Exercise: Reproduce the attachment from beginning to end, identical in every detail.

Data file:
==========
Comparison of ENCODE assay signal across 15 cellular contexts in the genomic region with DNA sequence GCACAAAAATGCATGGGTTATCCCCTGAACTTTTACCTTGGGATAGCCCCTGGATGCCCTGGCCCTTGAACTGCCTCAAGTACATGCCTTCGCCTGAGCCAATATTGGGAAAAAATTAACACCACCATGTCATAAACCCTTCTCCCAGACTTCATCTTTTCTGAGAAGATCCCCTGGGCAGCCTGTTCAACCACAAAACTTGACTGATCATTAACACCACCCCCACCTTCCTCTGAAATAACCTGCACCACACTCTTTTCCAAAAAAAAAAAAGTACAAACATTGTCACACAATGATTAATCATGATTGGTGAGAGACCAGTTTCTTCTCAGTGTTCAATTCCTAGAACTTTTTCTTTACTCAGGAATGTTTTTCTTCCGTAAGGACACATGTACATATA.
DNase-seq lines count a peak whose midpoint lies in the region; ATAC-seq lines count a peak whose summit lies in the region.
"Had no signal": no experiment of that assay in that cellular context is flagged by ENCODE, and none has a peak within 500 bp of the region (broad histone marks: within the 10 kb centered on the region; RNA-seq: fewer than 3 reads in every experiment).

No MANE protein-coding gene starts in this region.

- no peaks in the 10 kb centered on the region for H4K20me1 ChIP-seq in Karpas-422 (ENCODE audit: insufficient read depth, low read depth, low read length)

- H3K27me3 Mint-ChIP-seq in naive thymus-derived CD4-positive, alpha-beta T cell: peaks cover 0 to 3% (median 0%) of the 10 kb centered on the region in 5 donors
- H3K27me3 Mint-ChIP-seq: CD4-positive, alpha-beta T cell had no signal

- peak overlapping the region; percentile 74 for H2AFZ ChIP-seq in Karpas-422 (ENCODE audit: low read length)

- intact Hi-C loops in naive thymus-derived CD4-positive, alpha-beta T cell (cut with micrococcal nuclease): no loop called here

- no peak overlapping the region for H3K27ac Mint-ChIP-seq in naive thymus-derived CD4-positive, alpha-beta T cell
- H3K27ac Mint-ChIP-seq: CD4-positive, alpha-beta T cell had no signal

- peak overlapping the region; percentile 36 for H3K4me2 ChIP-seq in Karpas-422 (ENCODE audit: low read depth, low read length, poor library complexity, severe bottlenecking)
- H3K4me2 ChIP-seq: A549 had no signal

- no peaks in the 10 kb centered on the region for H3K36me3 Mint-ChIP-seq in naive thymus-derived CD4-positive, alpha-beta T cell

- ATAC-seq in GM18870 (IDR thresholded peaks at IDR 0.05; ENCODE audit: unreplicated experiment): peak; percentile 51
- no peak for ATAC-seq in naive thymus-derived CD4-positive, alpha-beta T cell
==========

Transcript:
Comparison of ENCODE assay signal across 15 cellular contexts in the genomic region with DNA sequence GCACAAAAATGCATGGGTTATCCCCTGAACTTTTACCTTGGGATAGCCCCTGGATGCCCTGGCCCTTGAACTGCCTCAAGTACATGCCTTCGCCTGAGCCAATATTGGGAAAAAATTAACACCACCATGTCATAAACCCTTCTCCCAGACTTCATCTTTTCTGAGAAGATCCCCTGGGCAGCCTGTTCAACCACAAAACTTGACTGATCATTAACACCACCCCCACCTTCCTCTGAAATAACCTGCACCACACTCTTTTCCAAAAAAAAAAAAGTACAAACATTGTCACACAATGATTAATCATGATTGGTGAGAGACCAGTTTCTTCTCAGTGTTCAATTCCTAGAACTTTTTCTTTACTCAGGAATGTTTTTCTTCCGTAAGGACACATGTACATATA.
DNase-seq lines count a peak whose midpoint lies in the region; ATAC-seq lines count a peak whose summit lies in the region.
"Had no signal": no experiment of that assay in that cellular context is flagged by ENCODE, and none has a peak within 500 bp of the region (broad histone marks: within the 10 kb centered on the region; RNA-seq: fewer than 3 reads in every experiment).

No MANE protein-coding gene starts in this region.

- no peaks in the 10 kb centered on the region for H4K20me1 ChIP-seq in Karpas-422 (ENCODE audit: insufficient read depth, low read depth, low read length)

- H3K27me3 Mint-ChIP-seq in naive thymus-derived CD4-positive, alpha-beta T cell: peaks cover 0 to 3% (median 0%) of the 10 kb centered on the region in 5 donors
- H3K27me3 Mint-ChIP-seq: CD4-positive, alpha-beta T cell had no signal

- peak overlapping the region; percentile 74 for H2AFZ ChIP-seq in Karpas-422 (ENCODE audit: low read length)

- intact Hi-C loops in naive thymus-derived CD4-positive, alpha-beta T cell (cut with micrococcal nuclease): no loop called here

- no peak overlapping the region for H3K27ac Mint-ChIP-seq in naive thymus-derived CD4-positive, alpha-beta T cell
- H3K27ac Mint-ChIP-seq: CD4-positive, alpha-beta T cell had no signal

- peak overlapping the region; percentile 36 for H3K4me2 ChIP-seq in Karpas-422 (ENCODE audit: low read depth, low read length, poor library complexity, severe bottlenecking)
- H3K4me2 ChIP-seq: A549 had no signal

- no peaks in the 10 kb centered on the region for H3K36me3 Mint-ChIP-seq in naive thymus-derived CD4-positive, alpha-beta T cell

- ATAC-seq in GM18870 (IDR thresholded peaks at IDR 0.05; ENCODE audit: unreplicated experiment): peak; percentile 51
- no peak for ATAC-seq in naive thymus-derived CD4-positive, alpha-beta T cell